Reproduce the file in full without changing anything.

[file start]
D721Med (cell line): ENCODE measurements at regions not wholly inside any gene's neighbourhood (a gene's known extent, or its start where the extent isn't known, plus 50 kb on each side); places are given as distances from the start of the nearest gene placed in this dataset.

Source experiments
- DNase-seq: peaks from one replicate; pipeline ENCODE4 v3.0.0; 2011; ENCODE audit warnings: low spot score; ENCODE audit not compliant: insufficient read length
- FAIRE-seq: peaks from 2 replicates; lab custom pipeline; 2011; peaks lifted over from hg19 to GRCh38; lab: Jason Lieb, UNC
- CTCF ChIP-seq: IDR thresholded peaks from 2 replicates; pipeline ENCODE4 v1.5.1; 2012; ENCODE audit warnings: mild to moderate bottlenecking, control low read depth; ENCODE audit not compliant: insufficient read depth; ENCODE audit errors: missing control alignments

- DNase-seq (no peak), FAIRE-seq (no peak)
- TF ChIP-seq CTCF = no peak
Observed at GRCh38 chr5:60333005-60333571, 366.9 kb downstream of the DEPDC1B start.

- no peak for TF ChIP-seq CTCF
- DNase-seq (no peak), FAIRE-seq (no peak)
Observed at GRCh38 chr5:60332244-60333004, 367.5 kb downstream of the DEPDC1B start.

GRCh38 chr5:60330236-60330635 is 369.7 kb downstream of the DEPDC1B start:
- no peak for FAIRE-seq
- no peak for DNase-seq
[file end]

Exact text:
D721Med (cell line): ENCODE measurements at regions not wholly inside any gene's neighbourhood (a gene's known extent, or its start where the extent isn't known, plus 50 kb on each side); places are given as distances from the start of the nearest gene placed in this dataset.

Source experiments
- DNase-seq: peaks from one replicate; pipeline ENCODE4 v3.0.0; 2011; ENCODE audit warnings: low spot score; ENCODE audit not compliant: insufficient read length
- FAIRE-seq: peaks from 2 replicates; lab custom pipeline; 2011; peaks lifted over from hg19 to GRCh38; lab: Jason Lieb, UNC
- CTCF ChIP-seq: IDR thresholded peaks from 2 replicates; pipeline ENCODE4 v1.5.1; 2012; ENCODE audit warnings: mild to moderate bottlenecking, control low read depth; ENCODE audit not compliant: insufficient read depth; ENCODE audit errors: missing control alignments

- DNase-seq (no peak), FAIRE-seq (no peak)
- TF ChIP-seq CTCF = no peak
Observed at GRCh38 chr5:60333005-60333571, 366.9 kb downstream of the DEPDC1B start.

- no peak for TF ChIP-seq CTCF
- DNase-seq (no peak), FAIRE-seq (no peak)
Observed at GRCh38 chr5:60332244-60333004, 367.5 kb downstream of the DEPDC1B start.

GRCh38 chr5:60330236-60330635 is 369.7 kb downstream of the DEPDC1B start:
- no peak for FAIRE-seq
- no peak for DNase-seq